The Genesis of 8tracks


David being bicoastal
David being bicoastal

To kick off the new 8tracks blog, I thought it’d be useful to explain how I first arrived at the concept behind the business. While 8tracks was founded in October 2006 and launched in August 2008, its origin dates back to a business plan I wrote some years earlier.

In 1998, after 3 years in London, I moved back to the States to attend business school at Berkeley. I’d noted in my application that I wanted to start an internet music company, but I didn’t really know of what sort. Real Networks, Liquid Audio and N2K were companies I’d uncovered when researching whether music could be delivered on the internet, and Michael Robertson’s MP3.com would emerge shortly after I started at Berkeley. But it wasn’t until September 1999 that I found my real inspiration: Napster.

Downloading anything you could think of was pretty cool. But what happened once that was accomplished? What was next? For me, the most compelling feature of Napster 1.0 was the “hotlist” button. After downloading something interesting or a bit obscure, I could click on the “hotlist” button next to the uploader’s name to reveal the other music on his hard drive. It was, for me, the first example of *social* music discovery on the web. Admittedly, since the files weren’t sorted in any meaningful way, it was quite unorganized. But I knew there was something big there.

At the same time, I was listening to a lot of the electronic music I’d come to love in the clubs of London. It was intriguing that fans of these myriad styles often didn’t know or follow the artists actually creating the songs. Because there were so many fragmented producers of electronic music, the DJ served as listeners’ focal point. Facing a nearly infinite catalog of music now available via Napster, listeners needed a way to find new stuff they’d like, and I thought there could be a way to replicate this DJ paradigm online.

So, during the fall of 1999, I wrote a plan for a business I called “Sampled & Sorted” as part of a media management class. The name sought to describe literally the value proposition a DJ on the service would offer to listeners: sampling a bunch of music in advance, and sorting the best tracks into playlists that would be of interest to those with shared tastes. But the name also referenced certain key elements of dance music culture — the fact that a lot of electronic music is created from samples, and the oft-heard UK clubgoer’s query: “You sorted, mate?”

The plan outlined a service on which DJs would create profiles, including playlists and photos, and link to others on the service whose taste they respected. Listeners could create their own profiles and tune into DJs’ playlists. The Digital Millennial Copyright Act had been enacted about a year earlier, and its compulsory license for webcasting seemed like the right way to offer a free, legal, ad-supported, radio-like experience. In short, Sampled & Sorted would offer what would later come to be known as a social network, but focused first on streaming electronic music and eventually on all music.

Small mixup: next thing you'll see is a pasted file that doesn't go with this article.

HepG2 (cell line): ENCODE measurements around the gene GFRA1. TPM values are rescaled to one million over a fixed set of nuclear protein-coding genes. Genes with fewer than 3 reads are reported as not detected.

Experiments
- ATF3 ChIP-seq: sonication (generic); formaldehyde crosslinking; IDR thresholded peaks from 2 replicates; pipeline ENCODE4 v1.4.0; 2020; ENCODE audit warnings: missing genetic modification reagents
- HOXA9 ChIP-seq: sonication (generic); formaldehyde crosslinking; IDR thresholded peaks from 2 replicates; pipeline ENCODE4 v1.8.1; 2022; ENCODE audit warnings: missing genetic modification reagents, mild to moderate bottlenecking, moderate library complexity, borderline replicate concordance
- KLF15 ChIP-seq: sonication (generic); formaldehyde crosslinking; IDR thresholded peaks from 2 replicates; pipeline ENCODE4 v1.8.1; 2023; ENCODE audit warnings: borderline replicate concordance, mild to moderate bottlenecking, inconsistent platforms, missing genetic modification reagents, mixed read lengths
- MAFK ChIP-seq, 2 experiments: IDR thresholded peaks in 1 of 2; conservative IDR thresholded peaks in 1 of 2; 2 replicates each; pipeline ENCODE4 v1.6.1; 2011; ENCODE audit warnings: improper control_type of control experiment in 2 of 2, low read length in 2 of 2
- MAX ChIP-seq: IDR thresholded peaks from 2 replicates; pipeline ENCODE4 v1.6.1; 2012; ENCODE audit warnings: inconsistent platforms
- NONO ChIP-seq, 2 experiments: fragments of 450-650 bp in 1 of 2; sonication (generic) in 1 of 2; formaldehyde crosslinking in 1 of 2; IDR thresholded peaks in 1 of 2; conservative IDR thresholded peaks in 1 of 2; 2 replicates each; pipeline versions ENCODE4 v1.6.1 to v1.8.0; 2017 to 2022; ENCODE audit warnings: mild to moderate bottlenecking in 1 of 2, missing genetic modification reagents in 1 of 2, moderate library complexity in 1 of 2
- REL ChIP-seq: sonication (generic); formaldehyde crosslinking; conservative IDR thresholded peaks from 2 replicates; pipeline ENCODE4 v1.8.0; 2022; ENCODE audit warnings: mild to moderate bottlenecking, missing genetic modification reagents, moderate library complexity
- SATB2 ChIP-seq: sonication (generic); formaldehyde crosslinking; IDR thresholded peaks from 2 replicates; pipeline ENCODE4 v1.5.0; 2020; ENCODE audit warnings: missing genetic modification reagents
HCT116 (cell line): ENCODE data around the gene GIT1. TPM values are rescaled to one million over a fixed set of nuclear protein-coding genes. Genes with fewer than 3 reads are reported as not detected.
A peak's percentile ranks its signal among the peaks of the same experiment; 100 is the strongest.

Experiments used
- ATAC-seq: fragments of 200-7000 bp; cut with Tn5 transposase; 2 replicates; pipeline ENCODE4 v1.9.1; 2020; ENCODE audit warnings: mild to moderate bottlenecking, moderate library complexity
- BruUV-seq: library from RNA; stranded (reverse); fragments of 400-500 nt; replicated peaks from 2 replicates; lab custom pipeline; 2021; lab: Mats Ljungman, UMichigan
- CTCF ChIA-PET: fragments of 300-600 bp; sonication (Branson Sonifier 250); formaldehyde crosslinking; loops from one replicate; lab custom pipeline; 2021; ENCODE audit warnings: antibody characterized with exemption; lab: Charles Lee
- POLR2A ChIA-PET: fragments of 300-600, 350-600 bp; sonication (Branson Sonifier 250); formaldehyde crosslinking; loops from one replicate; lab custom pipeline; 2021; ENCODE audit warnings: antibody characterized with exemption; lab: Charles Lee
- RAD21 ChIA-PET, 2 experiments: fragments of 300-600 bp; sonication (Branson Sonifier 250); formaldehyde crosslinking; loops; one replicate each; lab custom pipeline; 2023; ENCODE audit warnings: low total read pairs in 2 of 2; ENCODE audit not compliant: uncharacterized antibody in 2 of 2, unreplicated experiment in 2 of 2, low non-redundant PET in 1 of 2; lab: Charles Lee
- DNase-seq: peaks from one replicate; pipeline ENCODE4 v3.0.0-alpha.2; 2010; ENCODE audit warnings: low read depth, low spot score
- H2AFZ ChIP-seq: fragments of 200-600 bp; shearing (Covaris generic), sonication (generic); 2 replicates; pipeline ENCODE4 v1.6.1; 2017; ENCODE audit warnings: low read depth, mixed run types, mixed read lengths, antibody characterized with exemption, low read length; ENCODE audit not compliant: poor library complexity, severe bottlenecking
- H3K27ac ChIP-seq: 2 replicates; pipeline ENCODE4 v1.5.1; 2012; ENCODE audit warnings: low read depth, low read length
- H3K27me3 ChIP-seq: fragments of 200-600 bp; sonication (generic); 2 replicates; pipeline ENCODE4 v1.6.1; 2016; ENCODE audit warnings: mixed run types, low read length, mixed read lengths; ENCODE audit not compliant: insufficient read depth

Comments

comments

24 Responses to “The Genesis of 8tracks”

  1. Chad

    7 years to reach critical mass. Looks like 8tracks is getting heavy!!!! Thanks for sharing the inspiration.

    Reply
  2. Pasupuleti Kiran

    Seems like years of patience and hard work. A great app and the best way to discover the music we like. Congratulations on being so successful in your endeavour!!!

    Reply
  3. Dodze

    Interesting to hear how it all started and 8tracks is a great site It doesnt just help people find new music but gets people going through their own collections again.

    Reply
  4. halitosis

    Nice!! I’m really thankful for 8tracks. And it keeps surprising me!

    Reply
  5. Paul Amistad

    Well perfect playlists for every single mood your in! Especially when your to bummed out yourself to pick songs for your own playlist. hahah thanks for founding 8tracks! much appreciated!

    Reply
  6. Sankar B S

    Well 8tracks has come a long way from just a idea on a piece of paper , i wonder if you have plans of letting budding artists use this as a medium to showcase their first songs , perhaps a meeting place for ppl to meet , interact and forming future great bands!

    Reply
  7. Ezequiel Bertorini

    Hey! nice site! amazing music!
    Could I talk to you about a business proposal, David?
    Thank you!

    Reply
  8. Ranhiru Cooray

    Thank you very much staring 8tracks! I’d die without it at work. Good luck with everything David!

    Reply
  9. Ranhiru Cooray

    Thank you very much for starting 8tracks! I’d die without it at work. Good luck with everything David!

    Reply
  10. Carl K. McDonald

    Admittedly, since the files weren’t sorted in any meaningful way, it was quite unorganized. But I knew there was something big there.

    Reply
  11. Olivia Unseld

    How did 8 tracks start? What is the thought behind the name & website 8tracks? Why is the 8 in the logo diagonal? Is it supposed to have anything to do with infinity?

    Reply
    • David Porter

      Hi Olivia! The name is a literal description of what people do on the service: curate and consume playlists that contain at least 8 tracks. It also references the 8-track tape of the 70s.

      The logo is intended to suggest both 8 and infinity; the notion is that the platform helps people make sense of a nearly infinite selection of music now available through “packaging” of that music into playlists.

      Reply

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